The implicit speed in Henry Curchod’s paintings comes from within, as he depicts figures melting into exaggerated conditions. These bodily situations are marked by subtle displeasures or else banal acceptance of their bizarre circumstances. Curchod documents an ongoing interest in social hierarchies and, as such, his images often feature ill-fitting suits that underscore the precarity of status.
His procedure of image construction consists of the following; He begins by sketching lightly with oil sticks in order to substantiate a false background that can be fought against. This initial stage is where his visual world finds its legs, after which point Curchod moves through the composition by reacting against his own marks. After the base layer is suitably developed, he dips choice tools
such as brushes, sponges, and rags into turpentine and coerces the medium into gestural marks. Finally, Curchod disburses his oils and charcoal in order to further eke out representational objects.
This specific procedure is part and parcel of the artist’s awareness of new digital technologies, which have been subsumed into the vortex of contemporary practice. Insofar as painting tends toward progress, Curchod notably rejects his own absorption into the medium’s conceptual plight. Instead, he embraces a rather classical approach to the medium, sans digital infiltration. In a contrastive move, the logic of Curchod’s content is in opposition to such historicity. He craves the reflection of the time we
currently occupy, rather than criticism or romanticism of the past or commentary on the future.
Following suit, Curchod’s work relates to the novel A Confederacy of Dunces, which unravels as a cacophony of events. The staccato rhythm of John Kennedy Toole’s writing lends itself to the book’s landscape-less meandering. The narrative tracks concurrent storylines that interweave and produce an offbeat conglomeration of events. Toole and Curchod relate in that they don’t prescribe a particular narrative, instead they apply nebulous plot points that allude to a unified whole rather than defining a
Toole’s novel pokes holes into capitalist strategy, a failing system that Curchod remains attuned to. Ignatius Reilly, the unconventional protagonist, is hostile toward the pecking order that he observes. As such, his disposition toward and treatment of societal organization is not unrelated to Curchod’s own conceptual exploration. Moreover, the exhibition’s title is culled from Reilly’s attachment to the goddess Fortuna and her wheel of fortune (also referred to as the rota Fortunae). The novel’s sour antihero claims that her wheel propels him ever downward, and his own (self-spun) alienation is actually a result of Fortuna’s will.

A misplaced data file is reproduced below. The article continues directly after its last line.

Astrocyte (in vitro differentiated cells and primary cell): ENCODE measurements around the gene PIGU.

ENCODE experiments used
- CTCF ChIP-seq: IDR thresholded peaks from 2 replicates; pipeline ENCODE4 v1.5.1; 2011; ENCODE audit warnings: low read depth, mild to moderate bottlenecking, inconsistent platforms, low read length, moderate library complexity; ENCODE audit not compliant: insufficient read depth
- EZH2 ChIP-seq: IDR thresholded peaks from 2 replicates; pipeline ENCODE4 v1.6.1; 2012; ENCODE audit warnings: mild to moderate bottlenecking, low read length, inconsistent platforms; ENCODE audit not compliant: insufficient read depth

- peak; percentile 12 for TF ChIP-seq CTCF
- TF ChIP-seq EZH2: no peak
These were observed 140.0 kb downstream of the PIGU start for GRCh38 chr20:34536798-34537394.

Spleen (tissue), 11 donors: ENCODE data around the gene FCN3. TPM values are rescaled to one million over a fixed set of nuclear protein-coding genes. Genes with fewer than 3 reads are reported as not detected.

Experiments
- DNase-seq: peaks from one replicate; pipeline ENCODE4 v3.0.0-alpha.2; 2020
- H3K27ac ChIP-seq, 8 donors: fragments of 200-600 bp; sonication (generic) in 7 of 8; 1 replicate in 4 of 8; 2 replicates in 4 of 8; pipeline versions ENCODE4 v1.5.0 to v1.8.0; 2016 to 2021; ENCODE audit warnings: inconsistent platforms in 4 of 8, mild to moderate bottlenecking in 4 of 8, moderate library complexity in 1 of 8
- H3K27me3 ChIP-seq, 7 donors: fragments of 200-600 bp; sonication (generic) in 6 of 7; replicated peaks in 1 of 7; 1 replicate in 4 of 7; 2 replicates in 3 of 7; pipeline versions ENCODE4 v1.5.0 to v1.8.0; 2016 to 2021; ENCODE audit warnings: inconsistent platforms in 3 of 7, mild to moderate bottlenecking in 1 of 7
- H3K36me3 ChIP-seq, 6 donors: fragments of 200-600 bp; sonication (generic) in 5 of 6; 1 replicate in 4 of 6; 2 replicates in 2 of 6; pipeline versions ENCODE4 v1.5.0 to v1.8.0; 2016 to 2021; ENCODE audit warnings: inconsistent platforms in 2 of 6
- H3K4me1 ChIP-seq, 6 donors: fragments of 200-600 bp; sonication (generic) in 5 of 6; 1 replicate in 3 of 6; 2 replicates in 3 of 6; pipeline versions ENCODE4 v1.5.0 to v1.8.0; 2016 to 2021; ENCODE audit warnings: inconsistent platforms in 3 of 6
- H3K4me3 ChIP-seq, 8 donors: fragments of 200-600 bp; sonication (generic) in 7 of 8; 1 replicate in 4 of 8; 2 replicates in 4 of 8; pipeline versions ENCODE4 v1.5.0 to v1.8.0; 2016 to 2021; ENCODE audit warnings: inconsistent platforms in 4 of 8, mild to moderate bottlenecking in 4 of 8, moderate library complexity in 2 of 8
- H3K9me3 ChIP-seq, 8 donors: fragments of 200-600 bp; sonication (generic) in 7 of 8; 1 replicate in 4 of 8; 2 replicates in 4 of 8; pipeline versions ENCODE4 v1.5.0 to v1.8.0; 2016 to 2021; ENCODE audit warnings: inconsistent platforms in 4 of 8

The demise of the salaryman and hierarchical structures are not met with solutions, but matter of fact examination. According to the American dream of record, turning up every day, working hard, and using resources to the best of abilities, yields to assured success. This foretold destiny has been disproven time and time again, leading to a general philosophical despair. The precarity of status is absorbed into Curchod’s visual imagination, as he represents suited men and cardboard boxes.
The problem of representation is also subsumed into Curchod’s strategy. One may detect the Cubist tendency toward formal distortion embedded within the artist’s language. Furthermore, inflections of Ernst Ludwig Kirchner’s expressionism meet the freneticism of William Groper’s feverish cartoons. Whether foreshortened or elongated in extremes, Curchod’s bodies are never rendered in service of perfection. From his vantage point, beauty and formalism are not entirely helpful in figurative painting
unless they aid in outright visual communication.
While systematically criticizing the common failure of imagination, Curchod still manages to embed humor and existential curiosities into his image-worlds. His jazz-like production encourages play in its making, which is communicated to the viewer by way of unorthodox ground relationships and distinctive color systems. Curchod’s rhythmic universe is wrought with multiplicitous energies, all of which remain tethered to a belief system that situates drawing as the supreme modality.
Henry Curchod, OH FORTUNA ! March 9th, 2024, CLEARING New York
All photography © JSP Art Photography, Courtesy: Courtesy of the artist and C L E A R I N G, New York / Brussels / Los Angeles
About the artist
Henry Curchod (1992 in Palo Alto, USA) lives and works in London. He received his BFA from University of New South Wales in 2014. Solo exhibitions of his work have been held at Gallery Vacancy at Paris Internationale, Paris; Shoot the Lobster, New York; Mamoth, London; Chauffeur, Sydney; Tristian Koenig Gallery, Melbourne; Sumer Gallery, Tauranga; Martin Browne Gallery, Paddington; Campbell Projects, China Heights, Sydney; The New Standard Gallery, Sydney; China Heights Gallery, Sydney; JOYA Projects, Manilla; and Smith Street Gallery, Melbourne.
His work has been included in group exhibitions at Gallery Vacancy, Shanghai; Art Gallery of South Australia, Adelaide; Spurs Gallery, Beijing; Mamoth, London; LAILA, Athens and Vienna; Martin Browne Gallery; Brett Whiteley Gallery, Sydney; Chauffeur HQ, Sydney; Burton Projects, Sydney; Fortyfive Downstairs, Melbourne; Tristian Koenig Gallery, Melbourne; LM Gallery, Latina; Mosman Art Gallery, Sydney; and China Heights Gallery, Sydney